Pedestrian traffic across Canberra's public transport stations has dropped by more than half of normal levels, while movement in retail areas has plummeted by 40 per cent, new figures have revealed.
New data released by Google based on location information has shown the extent that public movement levels have dropped in the wake of coronavirus and social distancing measures.
Google's 'community mobility reports' have revealed public movement levels up until March 29, the day Prime Minister Scott Morrison announced restrictions limiting outdoor gatherings to no more than two people.
The closure of cafes, restaurants and other places where large gatherings could occur had been in place for at least a week.
Movement in retail and recreation areas in the ACT was down by 40 per cent compared to baseline levels seen in January and February.
Across workplaces, levels of human traffic declined by 31 per cent in the same period, while public transport areas recorded the biggest decrease at 52 per cent.
Despite frenzied scenes at supermarkets of people panic buying supplies, grocery stores and pharmacies also recorded a decrease in foot traffic but only fell by 3 per cent.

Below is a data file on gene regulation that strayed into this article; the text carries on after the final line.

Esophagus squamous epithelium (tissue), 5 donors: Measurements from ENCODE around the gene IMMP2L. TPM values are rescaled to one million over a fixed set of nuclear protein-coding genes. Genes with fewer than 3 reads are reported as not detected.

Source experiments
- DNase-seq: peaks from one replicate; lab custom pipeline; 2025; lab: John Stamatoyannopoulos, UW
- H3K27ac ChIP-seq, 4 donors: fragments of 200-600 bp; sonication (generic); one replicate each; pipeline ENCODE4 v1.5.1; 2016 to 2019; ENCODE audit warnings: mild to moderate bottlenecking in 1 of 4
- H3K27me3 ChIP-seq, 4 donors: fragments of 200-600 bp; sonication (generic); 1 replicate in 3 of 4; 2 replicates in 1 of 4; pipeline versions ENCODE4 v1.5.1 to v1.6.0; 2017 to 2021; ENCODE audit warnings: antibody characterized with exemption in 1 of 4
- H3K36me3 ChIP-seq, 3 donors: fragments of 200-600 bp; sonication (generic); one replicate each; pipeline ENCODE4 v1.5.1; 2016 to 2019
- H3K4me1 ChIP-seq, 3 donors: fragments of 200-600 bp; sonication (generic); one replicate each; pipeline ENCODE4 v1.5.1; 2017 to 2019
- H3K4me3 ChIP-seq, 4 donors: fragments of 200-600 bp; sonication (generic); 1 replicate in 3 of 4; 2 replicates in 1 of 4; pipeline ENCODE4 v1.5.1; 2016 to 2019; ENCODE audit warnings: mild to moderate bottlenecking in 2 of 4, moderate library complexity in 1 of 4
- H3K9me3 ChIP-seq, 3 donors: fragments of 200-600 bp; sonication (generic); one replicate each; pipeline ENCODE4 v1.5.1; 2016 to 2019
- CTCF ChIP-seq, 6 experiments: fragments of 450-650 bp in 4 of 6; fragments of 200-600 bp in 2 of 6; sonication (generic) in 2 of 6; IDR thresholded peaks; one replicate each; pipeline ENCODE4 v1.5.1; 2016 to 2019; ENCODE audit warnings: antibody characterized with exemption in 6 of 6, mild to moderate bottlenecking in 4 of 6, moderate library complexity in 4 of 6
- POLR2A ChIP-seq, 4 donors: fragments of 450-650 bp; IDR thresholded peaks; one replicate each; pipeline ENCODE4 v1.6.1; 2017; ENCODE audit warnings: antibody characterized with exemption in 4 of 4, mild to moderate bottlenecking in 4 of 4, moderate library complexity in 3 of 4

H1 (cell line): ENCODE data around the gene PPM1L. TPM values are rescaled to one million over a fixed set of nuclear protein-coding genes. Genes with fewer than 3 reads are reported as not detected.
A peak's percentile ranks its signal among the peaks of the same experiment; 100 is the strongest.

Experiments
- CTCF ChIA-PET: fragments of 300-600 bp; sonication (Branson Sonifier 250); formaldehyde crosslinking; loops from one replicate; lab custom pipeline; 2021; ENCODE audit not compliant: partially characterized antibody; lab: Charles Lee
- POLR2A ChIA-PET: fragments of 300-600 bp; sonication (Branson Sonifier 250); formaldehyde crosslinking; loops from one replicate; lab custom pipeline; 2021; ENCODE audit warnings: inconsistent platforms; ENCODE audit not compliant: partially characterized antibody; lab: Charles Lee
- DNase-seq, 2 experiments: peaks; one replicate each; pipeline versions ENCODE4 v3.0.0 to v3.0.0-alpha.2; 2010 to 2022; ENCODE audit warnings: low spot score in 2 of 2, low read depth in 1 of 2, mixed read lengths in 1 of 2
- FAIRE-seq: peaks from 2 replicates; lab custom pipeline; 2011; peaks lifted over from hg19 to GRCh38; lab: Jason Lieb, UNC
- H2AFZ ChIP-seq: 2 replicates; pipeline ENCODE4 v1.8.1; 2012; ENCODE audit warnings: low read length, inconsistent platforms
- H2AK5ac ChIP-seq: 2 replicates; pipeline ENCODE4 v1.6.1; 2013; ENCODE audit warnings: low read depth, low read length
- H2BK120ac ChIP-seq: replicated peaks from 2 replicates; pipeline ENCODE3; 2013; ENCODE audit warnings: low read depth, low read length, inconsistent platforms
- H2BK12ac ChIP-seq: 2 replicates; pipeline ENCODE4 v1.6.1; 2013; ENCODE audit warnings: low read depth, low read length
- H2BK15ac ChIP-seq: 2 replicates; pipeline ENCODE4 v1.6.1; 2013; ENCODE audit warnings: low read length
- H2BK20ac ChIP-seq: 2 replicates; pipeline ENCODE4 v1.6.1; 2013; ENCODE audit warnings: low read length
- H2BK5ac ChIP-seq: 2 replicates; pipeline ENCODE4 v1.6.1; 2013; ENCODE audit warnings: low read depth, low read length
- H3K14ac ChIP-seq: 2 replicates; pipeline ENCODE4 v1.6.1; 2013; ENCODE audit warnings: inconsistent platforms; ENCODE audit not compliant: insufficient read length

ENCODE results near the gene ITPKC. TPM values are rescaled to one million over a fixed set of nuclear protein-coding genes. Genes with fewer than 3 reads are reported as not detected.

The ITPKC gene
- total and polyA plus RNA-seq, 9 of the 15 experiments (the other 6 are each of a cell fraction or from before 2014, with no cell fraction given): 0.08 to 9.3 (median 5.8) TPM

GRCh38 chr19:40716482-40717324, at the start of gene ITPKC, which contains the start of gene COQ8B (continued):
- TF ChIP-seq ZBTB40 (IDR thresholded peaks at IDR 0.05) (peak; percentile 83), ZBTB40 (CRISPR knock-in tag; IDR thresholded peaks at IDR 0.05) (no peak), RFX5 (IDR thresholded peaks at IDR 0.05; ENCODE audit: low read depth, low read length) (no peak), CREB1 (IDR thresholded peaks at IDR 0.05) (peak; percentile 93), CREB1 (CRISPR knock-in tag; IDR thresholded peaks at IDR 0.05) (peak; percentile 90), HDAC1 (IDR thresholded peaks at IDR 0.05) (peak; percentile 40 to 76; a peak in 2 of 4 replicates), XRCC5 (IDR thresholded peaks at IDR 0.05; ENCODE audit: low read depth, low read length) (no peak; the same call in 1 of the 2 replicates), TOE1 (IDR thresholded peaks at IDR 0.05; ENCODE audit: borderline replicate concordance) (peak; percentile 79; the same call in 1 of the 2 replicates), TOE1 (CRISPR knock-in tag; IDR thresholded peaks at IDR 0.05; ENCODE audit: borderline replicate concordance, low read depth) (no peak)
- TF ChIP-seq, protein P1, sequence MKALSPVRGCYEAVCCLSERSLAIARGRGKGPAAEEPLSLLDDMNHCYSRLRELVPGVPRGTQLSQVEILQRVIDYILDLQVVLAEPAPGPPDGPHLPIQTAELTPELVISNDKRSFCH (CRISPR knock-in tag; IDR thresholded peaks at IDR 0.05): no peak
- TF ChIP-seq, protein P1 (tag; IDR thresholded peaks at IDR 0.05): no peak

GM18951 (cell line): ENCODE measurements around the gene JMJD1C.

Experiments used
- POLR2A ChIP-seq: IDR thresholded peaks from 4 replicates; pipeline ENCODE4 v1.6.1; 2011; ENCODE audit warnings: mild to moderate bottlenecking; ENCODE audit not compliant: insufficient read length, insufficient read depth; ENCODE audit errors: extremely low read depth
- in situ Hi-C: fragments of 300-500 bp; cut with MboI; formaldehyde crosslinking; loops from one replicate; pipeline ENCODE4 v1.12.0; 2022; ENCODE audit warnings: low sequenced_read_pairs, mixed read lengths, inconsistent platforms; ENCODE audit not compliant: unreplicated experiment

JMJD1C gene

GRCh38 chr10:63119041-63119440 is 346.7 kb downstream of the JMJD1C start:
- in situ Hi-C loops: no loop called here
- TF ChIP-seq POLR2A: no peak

In a sign social distancing measures and calls for people to stay home are working, movement in residential areas has increased by 11 per cent.
However, public movement in parks, which include national parks, dog parks and public gardens, increased in the same time period by 38 per cent.
The ACT was the only Australian jurisdiction to record an increase in public movement in parks.
However, Google said figures between states and territories shouldn't be made as a direct comparison as location accuracy and the categorisation of public places differ from region to region.
The tech giant said information would be gathered that would be useful to social distancing efforts.
"We calculate these insights based on data from users who have opted in to location history for their Google account, so the data represents a sample of our users," a spokesman for the company said.
"As with all samples, this may or may not represent the exact behaviour of a wider population."
Google said no personally identifiable information, such as individual location, contacts or movement, was made available in the data.
At a national level, mobility levels at public transport stations were down by 58 per cent while movement at retail areas were down by 45 per cent.
Workplace movements had dropped by one-third on baseline levels, while the number of people visiting parks dropped by 35 per cent and groceries stores fell by 19 per cent.
Mobility trends for residential areas showed a 13 per cent increase.
Google said it intends to update the data on a regular basis, as social distancing measures are extended.
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